Ev­ery week BAR­BARA FISHER looks at is­sues that af­fect us all – the is­sues that get you talk­ing. You can join in by email­ing bmail­bar­

Harefield Gazette - - YOUR SAY -

JUST BACK from the Hay Fes­ti­val where the lit­er­ary luvvies of the world con­gre­gate to wal­low in book heaven. I’m just a hanger-on.

The jour­ney from Uxbridge was fraught as my sat­nav de­cided that Hay on Wye didn’t ac­tu­ally ex­ist. After stop­ping for a cof­fee at Bur­ford – which I knew was in the right di­rec­tion – I de­cided to give my sat­nav an­other chance be­fore throw­ing it in the near­est bin.

This time a lit­tle smar­tarse ques­tion popped up at the bot­tom of the screen. Change coun­try?

Ah ... you mean Wales. Very funny. Last time I looked they were still part of the UK.

Having chucked out our old maps in a re­cent car de-clut­ter­ing cam­paign, it was a huge re­lief when – yes – it did recog­nise Wales. Mr F was spared an SOS call.

At the fes­ti­val I saw one of my favourite writ­ers, Mar­garet At­wood, (have you been watch­ing the adap­ta­tion of her book A Handmaid’s Tale on TV?).

Also good was a lively panel dis­cus­sion which in­cluded Guardian colum­nist John Crace and comic Marcus Brig­stocke. Most mov­ing was the UK pre­miere of A Life After about the Ir­ish trou­bles which will be in the cin­e­mas in July and later on BBC TV. Dev­il­ish Ger­mane Greer di­luted all the saint­li­ness as usual. This year it was her thoughts on the #MeToo cam­paign, part of a talk on the theme of rape that hit the head­lines. She pointed out that the is­sue of con­sent is al­ways dif­fi­cult to prove or dis­prove.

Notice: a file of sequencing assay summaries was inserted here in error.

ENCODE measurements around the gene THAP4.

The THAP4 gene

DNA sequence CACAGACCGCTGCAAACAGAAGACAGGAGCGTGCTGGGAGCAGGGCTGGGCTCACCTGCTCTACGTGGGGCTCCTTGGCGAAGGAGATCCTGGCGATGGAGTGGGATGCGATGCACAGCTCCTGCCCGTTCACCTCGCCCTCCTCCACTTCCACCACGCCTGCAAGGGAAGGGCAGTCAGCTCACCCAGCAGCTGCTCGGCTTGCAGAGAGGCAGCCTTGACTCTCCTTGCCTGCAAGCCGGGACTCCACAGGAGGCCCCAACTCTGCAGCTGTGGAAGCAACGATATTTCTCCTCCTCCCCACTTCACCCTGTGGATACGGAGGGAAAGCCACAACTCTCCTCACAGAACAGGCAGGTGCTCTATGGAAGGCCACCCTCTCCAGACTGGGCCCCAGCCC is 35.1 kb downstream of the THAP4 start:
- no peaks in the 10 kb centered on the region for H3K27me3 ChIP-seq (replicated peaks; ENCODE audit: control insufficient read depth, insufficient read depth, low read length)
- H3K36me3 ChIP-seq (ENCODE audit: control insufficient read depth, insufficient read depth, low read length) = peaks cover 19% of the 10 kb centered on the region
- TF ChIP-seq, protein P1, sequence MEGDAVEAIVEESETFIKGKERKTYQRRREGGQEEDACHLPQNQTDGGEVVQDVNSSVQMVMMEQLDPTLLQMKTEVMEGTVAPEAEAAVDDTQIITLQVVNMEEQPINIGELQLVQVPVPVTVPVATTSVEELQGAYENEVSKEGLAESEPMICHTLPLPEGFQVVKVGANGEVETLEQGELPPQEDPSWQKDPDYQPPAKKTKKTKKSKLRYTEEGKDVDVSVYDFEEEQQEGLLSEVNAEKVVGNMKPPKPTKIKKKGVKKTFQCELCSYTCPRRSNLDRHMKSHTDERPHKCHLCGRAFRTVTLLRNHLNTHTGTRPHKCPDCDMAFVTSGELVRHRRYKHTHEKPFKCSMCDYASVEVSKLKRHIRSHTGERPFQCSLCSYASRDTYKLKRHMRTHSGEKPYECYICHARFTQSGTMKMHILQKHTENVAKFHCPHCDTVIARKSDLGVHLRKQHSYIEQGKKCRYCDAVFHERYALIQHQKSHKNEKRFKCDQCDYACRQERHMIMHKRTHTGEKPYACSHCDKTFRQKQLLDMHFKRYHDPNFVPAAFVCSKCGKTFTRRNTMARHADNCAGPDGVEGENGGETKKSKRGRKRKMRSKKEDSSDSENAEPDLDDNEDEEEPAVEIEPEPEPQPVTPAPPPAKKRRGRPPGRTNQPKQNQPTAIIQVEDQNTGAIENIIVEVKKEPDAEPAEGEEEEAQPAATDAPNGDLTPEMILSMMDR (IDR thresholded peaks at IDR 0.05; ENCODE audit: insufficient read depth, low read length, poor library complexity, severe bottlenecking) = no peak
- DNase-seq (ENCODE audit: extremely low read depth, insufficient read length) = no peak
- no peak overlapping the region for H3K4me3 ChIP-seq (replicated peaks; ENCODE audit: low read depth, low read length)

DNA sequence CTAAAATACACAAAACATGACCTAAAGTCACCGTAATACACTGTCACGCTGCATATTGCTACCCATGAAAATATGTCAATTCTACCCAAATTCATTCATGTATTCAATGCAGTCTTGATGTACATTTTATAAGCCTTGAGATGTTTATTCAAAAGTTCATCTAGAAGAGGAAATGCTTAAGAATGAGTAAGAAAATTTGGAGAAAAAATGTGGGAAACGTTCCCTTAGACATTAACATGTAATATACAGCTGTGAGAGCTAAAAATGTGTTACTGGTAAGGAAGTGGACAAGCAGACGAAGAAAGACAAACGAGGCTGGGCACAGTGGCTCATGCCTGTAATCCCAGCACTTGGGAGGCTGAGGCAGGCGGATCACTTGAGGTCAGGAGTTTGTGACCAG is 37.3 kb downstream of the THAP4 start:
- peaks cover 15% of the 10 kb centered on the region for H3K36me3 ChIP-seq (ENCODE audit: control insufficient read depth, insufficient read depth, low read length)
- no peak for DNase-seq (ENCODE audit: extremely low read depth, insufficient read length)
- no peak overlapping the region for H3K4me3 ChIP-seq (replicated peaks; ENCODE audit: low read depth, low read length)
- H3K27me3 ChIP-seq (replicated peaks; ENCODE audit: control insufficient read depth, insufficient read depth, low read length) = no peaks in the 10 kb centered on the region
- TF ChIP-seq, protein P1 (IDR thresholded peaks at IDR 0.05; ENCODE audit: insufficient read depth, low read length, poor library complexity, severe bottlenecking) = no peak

Real high­lights though were eat­ing a de­li­cious paszteciki – a Pol­ish pasty con­tain­ing feta, spinach and pear; and find­ing that or­gan­is­ers have at last in­tro­duced cash ma­chines to the fes­ti­val.

Last time I was there – two years ago – I had to get a bus into the vil­lage to join a long queue of hot, grumpy peo­ple at a sin­gle cash ma­chine at the vil­lage’s only bank.

Mind you, be­ing an­noyed at Hay is just a shrug of the shoul­ders, a tut, and a big sigh, so there was never any danger of a riot.

I’m pleased to say we have lots of ex­cit­ing arts events hap­pen­ing much closer to home.

Arts in Ac­tion, a fes­ti­val cel­e­brat­ing the arts in Hillingdon, runs from June 20 to July 15 and in­cludes drama, crafts, mu­sic, dance and out­door art dis­plays. Search­n­ac­tion or www.hilling­donthe­ for more in­for­ma­tion.

I hope to go to as many events as I can. No sat­nav needed, no fes­ti­val toi­lets and plenty of cash ma­chines on tap. And I’m sure I could find a Pol­ish pasty some­where...?


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